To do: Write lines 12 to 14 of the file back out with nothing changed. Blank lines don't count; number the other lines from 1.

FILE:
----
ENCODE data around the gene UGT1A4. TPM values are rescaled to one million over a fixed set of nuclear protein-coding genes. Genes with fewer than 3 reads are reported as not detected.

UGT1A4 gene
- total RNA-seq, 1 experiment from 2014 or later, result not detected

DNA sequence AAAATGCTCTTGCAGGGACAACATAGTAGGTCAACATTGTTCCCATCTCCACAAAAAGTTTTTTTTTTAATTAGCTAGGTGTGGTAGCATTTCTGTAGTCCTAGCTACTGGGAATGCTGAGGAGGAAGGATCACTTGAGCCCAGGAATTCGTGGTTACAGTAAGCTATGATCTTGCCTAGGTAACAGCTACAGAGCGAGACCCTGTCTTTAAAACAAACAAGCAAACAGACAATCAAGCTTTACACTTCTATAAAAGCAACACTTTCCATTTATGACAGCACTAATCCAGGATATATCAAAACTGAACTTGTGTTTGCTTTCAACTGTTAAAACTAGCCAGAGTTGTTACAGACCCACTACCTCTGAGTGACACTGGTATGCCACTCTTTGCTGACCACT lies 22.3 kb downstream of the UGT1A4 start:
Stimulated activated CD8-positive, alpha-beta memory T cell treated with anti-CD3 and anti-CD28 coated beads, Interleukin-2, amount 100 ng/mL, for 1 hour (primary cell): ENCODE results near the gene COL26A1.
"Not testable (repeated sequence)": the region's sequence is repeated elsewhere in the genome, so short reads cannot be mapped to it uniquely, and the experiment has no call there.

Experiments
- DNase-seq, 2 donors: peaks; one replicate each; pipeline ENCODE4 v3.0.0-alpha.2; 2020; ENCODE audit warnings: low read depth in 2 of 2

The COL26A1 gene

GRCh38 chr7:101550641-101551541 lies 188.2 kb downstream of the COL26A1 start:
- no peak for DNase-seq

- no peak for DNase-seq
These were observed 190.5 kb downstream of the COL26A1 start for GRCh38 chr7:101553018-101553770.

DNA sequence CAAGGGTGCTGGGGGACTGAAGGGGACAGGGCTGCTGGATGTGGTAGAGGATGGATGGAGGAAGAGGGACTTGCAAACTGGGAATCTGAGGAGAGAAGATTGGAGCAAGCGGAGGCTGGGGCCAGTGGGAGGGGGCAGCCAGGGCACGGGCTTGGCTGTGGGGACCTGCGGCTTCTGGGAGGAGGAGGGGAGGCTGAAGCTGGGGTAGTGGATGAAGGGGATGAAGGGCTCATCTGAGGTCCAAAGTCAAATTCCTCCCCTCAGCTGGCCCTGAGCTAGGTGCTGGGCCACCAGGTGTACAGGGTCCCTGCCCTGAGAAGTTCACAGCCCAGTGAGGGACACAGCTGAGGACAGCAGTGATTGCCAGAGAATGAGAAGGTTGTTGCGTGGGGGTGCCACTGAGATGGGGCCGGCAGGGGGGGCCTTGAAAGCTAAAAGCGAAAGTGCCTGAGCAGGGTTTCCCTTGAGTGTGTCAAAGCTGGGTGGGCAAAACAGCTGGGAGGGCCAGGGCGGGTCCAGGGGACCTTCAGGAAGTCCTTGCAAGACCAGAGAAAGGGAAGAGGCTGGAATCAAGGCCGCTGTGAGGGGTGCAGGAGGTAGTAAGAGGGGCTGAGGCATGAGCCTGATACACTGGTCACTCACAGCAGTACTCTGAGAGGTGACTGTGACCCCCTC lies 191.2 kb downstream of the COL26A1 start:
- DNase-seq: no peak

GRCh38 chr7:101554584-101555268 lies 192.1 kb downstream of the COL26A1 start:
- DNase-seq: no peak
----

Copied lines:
- no peak for DNase-seq
These were observed 190.5 kb downstream of the COL26A1 start for GRCh38 chr7:101553018-101553770.

DNA sequence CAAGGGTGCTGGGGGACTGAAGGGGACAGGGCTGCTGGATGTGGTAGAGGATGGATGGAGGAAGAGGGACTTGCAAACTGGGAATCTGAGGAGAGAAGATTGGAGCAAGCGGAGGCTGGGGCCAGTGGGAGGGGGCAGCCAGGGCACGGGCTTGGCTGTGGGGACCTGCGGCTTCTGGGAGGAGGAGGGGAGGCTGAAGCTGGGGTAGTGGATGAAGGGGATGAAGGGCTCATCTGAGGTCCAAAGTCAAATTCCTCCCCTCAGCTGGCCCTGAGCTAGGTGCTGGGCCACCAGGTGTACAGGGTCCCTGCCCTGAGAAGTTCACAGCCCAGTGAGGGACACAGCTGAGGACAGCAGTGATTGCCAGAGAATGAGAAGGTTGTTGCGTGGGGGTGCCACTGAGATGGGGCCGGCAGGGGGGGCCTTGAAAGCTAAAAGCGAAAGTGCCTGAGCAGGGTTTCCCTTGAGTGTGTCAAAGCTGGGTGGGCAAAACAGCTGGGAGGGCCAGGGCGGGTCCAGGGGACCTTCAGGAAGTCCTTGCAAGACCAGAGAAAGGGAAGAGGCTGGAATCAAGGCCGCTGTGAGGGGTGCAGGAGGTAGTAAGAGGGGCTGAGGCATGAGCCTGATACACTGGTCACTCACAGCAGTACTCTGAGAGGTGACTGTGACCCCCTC lies 191.2 kb downstream of the COL26A1 start: